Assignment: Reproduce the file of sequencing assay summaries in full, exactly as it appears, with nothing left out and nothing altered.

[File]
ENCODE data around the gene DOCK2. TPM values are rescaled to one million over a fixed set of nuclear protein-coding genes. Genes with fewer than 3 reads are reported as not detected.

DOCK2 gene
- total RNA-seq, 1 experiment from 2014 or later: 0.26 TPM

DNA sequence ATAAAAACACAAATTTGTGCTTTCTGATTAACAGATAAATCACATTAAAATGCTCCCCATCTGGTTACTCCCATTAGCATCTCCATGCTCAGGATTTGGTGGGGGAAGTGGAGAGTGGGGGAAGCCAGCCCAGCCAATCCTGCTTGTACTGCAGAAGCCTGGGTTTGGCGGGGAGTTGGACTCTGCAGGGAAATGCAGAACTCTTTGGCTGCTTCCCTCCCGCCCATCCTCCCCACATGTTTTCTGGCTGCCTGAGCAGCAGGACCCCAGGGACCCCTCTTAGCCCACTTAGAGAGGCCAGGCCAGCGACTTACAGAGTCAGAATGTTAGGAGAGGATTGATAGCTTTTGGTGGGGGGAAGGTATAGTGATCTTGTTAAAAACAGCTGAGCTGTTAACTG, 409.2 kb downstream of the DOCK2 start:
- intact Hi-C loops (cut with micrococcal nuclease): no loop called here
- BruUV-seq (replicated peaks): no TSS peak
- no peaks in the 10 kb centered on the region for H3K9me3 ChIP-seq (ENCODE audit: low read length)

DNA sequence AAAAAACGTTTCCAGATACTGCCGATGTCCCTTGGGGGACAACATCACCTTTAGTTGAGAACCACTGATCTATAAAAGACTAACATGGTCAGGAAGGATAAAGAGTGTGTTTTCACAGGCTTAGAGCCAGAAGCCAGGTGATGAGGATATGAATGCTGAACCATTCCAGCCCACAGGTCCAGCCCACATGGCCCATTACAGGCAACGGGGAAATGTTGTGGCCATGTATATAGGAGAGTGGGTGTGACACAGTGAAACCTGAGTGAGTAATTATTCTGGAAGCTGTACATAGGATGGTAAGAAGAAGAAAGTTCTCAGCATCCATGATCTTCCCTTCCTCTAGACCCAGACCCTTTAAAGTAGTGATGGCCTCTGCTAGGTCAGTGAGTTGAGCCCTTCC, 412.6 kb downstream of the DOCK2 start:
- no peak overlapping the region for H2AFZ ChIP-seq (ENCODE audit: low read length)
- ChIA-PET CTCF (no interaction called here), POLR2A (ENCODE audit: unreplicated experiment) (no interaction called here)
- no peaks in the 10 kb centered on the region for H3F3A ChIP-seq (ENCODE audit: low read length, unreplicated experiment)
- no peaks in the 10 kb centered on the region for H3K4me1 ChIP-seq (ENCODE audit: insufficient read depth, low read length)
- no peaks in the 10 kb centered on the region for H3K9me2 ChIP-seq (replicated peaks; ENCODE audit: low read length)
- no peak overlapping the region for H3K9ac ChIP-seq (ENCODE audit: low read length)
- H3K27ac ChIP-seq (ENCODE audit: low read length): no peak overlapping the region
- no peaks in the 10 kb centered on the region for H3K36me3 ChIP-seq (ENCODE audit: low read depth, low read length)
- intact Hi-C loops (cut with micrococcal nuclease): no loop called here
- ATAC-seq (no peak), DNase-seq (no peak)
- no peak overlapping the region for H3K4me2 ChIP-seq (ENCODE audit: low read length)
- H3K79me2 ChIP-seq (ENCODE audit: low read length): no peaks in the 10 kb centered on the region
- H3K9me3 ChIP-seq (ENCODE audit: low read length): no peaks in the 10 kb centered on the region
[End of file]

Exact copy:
ENCODE data around the gene DOCK2. TPM values are rescaled to one million over a fixed set of nuclear protein-coding genes. Genes with fewer than 3 reads are reported as not detected.

DOCK2 gene
- total RNA-seq, 1 experiment from 2014 or later: 0.26 TPM

DNA sequence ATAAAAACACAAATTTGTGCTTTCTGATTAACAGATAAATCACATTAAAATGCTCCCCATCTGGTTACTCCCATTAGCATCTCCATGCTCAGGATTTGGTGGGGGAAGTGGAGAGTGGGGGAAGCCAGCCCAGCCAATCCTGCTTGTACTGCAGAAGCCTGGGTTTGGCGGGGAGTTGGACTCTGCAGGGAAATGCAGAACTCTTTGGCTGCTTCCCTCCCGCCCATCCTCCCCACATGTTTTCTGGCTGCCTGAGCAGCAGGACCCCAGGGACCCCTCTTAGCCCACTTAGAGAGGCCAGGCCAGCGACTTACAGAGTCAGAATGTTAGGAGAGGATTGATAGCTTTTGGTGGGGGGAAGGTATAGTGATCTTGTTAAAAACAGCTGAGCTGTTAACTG, 409.2 kb downstream of the DOCK2 start:
- intact Hi-C loops (cut with micrococcal nuclease): no loop called here
- BruUV-seq (replicated peaks): no TSS peak
- no peaks in the 10 kb centered on the region for H3K9me3 ChIP-seq (ENCODE audit: low read length)

DNA sequence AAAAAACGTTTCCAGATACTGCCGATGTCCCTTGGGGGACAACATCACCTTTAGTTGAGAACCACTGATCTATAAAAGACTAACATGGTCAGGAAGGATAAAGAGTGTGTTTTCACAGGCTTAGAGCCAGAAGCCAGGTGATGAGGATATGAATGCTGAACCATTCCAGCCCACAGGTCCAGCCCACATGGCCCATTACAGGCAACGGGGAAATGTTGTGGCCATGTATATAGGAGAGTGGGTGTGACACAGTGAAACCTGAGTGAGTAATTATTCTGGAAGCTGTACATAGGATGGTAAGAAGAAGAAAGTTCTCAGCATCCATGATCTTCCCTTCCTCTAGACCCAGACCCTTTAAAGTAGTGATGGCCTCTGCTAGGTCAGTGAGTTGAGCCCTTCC, 412.6 kb downstream of the DOCK2 start:
- no peak overlapping the region for H2AFZ ChIP-seq (ENCODE audit: low read length)
- ChIA-PET CTCF (no interaction called here), POLR2A (ENCODE audit: unreplicated experiment) (no interaction called here)
- no peaks in the 10 kb centered on the region for H3F3A ChIP-seq (ENCODE audit: low read length, unreplicated experiment)
- no peaks in the 10 kb centered on the region for H3K4me1 ChIP-seq (ENCODE audit: insufficient read depth, low read length)
- no peaks in the 10 kb centered on the region for H3K9me2 ChIP-seq (replicated peaks; ENCODE audit: low read length)
- no peak overlapping the region for H3K9ac ChIP-seq (ENCODE audit: low read length)
- H3K27ac ChIP-seq (ENCODE audit: low read length): no peak overlapping the region
- no peaks in the 10 kb centered on the region for H3K36me3 ChIP-seq (ENCODE audit: low read depth, low read length)
- intact Hi-C loops (cut with micrococcal nuclease): no loop called here
- ATAC-seq (no peak), DNase-seq (no peak)
- no peak overlapping the region for H3K4me2 ChIP-seq (ENCODE audit: low read length)
- H3K79me2 ChIP-seq (ENCODE audit: low read length): no peaks in the 10 kb centered on the region
- H3K9me3 ChIP-seq (ENCODE audit: low read length): no peaks in the 10 kb centered on the region